Gypsy

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Re: HOA meeting and prayer that ends with

ame|1454213415|3984453 said:
That would be enough for me to withhold my HOA fees til it changes. I just cannot deal with religion being imposed on others like that. Save it for church or your private home.

This is me too.
 

sonnyjane

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Re: HOA meeting and prayer that ends with

Gypsy|1454215336|3984465 said:
ame|1454213415|3984453 said:
That would be enough for me to withhold my HOA fees til it changes. I just cannot deal with religion being imposed on others like that. Save it for church or your private home.

This is me too.
Indeed. I'm squirming just thinking about it.
 

OreoRosies86

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Yeah, no. If people want to pray they can do so before or after the meeting on their own time.
 

kenny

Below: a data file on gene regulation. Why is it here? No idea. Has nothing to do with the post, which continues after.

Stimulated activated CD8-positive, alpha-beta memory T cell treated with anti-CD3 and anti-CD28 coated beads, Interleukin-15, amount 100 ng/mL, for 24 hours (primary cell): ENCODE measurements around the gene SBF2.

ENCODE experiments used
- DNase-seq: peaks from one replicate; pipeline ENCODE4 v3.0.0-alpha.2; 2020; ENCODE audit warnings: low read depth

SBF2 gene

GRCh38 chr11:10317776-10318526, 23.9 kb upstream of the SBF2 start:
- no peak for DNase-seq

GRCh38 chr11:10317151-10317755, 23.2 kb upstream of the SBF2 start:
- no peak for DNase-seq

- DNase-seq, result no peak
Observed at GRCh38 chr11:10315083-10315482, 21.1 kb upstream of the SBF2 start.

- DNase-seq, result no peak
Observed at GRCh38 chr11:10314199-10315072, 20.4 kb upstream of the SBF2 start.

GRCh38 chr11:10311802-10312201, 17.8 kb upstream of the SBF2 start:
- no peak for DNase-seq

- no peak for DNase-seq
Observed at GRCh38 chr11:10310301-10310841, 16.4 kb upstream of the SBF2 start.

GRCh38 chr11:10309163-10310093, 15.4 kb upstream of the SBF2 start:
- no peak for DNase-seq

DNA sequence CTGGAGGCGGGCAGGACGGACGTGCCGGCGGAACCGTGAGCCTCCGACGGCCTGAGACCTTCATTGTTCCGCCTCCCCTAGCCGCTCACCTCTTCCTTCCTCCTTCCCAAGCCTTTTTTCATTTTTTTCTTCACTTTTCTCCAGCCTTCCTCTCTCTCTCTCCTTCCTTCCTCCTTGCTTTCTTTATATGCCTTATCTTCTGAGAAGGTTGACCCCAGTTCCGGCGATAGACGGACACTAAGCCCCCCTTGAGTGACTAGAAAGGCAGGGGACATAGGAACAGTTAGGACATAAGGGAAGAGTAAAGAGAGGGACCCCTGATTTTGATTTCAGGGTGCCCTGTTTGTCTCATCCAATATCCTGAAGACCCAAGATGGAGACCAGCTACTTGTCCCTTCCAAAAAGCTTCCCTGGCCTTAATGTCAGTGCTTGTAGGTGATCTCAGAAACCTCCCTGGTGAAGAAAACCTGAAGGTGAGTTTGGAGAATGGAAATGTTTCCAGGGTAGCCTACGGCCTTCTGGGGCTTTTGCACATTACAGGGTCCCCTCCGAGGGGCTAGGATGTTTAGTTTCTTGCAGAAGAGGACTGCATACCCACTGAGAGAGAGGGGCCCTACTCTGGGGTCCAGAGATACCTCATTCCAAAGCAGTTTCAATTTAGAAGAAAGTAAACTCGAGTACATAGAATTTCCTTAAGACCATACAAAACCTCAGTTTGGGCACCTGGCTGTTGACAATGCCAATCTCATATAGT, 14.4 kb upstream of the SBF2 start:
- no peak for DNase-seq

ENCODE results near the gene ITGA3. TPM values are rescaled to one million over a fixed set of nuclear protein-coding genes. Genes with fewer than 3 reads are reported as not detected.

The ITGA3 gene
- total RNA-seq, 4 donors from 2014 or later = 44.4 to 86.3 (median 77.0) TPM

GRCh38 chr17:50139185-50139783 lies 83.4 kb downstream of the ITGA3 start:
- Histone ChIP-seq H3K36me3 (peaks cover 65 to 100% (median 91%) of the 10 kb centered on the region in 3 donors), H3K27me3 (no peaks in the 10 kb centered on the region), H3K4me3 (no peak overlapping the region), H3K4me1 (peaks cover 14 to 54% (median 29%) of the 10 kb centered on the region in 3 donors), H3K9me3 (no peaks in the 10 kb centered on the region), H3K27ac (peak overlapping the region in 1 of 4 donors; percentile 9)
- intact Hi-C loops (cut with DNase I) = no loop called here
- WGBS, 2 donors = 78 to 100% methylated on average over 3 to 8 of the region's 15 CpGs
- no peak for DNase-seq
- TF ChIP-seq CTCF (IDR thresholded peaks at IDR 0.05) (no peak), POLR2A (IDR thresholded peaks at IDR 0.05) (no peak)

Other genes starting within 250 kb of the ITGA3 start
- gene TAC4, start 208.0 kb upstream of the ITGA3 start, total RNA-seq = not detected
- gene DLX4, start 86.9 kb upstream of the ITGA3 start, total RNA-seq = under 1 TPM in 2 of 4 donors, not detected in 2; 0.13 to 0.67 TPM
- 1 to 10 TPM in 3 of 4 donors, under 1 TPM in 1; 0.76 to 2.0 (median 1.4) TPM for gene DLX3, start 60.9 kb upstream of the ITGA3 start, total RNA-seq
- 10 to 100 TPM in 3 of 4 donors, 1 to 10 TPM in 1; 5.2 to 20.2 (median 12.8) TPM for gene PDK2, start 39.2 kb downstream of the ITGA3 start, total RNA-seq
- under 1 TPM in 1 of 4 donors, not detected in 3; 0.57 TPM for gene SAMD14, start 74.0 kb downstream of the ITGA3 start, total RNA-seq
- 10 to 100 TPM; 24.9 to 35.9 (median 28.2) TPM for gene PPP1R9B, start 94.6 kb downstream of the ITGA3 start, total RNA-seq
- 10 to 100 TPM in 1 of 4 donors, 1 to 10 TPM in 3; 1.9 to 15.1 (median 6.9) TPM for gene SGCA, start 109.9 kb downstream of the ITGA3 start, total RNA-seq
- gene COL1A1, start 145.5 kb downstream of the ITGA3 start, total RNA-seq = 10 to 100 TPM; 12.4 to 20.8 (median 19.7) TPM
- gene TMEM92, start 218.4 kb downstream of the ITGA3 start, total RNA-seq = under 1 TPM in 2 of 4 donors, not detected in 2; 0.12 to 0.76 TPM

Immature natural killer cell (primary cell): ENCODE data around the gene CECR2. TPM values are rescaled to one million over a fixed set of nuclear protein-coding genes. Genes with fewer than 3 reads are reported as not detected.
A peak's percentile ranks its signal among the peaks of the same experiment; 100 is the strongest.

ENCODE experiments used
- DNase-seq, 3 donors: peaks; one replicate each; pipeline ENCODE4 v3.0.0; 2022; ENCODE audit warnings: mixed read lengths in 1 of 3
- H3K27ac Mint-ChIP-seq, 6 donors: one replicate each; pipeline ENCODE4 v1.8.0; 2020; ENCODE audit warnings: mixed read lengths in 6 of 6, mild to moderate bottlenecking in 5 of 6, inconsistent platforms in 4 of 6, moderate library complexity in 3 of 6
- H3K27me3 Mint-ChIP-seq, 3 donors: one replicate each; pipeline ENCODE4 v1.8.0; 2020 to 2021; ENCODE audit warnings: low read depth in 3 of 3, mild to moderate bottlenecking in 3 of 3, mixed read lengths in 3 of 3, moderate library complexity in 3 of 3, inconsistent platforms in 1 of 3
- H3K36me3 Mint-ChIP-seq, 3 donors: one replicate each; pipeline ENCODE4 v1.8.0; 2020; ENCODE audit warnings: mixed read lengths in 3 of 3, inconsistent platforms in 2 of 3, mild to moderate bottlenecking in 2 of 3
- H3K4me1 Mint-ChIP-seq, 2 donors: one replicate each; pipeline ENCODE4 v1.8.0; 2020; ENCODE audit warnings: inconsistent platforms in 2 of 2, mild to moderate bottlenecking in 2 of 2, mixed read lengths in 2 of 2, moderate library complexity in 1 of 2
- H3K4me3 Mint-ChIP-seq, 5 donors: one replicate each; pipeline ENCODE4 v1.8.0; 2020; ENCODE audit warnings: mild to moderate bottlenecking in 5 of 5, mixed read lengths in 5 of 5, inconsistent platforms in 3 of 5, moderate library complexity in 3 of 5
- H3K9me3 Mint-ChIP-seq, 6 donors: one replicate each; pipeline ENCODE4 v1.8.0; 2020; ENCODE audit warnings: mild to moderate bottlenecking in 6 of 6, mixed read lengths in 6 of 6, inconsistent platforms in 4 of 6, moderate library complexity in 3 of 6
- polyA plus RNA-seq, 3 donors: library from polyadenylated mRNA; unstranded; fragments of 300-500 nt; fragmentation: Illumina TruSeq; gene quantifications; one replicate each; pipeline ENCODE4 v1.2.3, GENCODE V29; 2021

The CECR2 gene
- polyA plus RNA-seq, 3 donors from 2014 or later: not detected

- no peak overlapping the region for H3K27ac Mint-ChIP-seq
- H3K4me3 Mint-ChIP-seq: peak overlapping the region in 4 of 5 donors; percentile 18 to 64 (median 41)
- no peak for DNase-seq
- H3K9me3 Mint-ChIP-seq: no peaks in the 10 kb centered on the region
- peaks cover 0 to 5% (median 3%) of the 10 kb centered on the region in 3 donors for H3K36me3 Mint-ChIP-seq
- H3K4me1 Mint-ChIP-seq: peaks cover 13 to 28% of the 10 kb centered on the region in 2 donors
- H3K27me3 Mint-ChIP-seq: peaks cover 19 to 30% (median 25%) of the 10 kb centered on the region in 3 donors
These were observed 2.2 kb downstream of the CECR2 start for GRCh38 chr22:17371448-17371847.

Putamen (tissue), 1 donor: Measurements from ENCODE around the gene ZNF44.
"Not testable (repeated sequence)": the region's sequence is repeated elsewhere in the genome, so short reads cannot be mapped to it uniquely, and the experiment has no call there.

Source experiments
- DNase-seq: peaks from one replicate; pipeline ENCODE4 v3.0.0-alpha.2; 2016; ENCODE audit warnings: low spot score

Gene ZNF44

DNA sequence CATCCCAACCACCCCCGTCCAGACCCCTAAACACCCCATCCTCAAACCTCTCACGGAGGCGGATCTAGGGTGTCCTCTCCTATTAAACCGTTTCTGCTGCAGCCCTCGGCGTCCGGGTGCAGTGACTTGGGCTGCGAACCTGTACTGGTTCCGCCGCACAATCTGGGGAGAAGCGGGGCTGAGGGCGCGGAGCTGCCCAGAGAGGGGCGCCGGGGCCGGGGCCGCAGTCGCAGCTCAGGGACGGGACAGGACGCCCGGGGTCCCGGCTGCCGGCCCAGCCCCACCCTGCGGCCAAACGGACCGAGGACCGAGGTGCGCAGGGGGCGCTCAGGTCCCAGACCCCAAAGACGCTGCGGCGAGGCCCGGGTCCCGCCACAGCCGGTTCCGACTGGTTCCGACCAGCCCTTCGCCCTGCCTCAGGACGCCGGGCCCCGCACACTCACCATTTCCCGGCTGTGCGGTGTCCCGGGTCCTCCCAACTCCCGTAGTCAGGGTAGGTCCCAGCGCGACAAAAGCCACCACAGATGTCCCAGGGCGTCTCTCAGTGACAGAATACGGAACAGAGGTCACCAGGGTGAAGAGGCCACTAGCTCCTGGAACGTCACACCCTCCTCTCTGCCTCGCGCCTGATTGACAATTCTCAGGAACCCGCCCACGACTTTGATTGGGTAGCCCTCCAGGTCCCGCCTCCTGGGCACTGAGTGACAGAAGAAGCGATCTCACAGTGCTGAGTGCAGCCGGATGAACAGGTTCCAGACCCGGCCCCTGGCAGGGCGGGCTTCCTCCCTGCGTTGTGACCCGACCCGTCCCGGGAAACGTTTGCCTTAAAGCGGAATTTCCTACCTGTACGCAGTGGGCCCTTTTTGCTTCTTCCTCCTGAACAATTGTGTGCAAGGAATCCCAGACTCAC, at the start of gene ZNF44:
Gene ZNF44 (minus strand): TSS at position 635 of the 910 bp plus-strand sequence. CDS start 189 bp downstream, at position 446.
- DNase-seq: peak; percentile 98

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Re: HOA meeting and prayer that ends with

sonnyjane|1454215749|3984467 said:
Gypsy|1454215336|3984465 said:
ame|1454213415|3984453 said:
That would be enough for me to withhold my HOA fees til it changes. I just cannot deal with religion being imposed on others like that. Save it for church or your private home.
This is me too.
Indeed. I'm squirming just thinking about it.
+1 :knockout:

Why can't those people see how arrogant this is?
 

asscherisme

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Re: HOA meeting and prayer that ends with

Gypsy|1454215336|3984465 said:
ame|1454213415|3984453 said:
That would be enough for me to withhold my HOA fees til it changes. I just cannot deal with religion being imposed on others like that. Save it for church or your private home.

This is me too.
I totally agree

edited to add, I totally agree about not being able to deal with others religions being pushed on me and it should be for houses of worship or home but I don't think withholding HOA fees is the answer because they are needed for the community as a whole. Those at the meeting only represent a few but withholding fees affects everyone including those who aren't a the meeting and have no say or idea of whats going on. HOA fees are part of a contract when you buy your home and should be honored.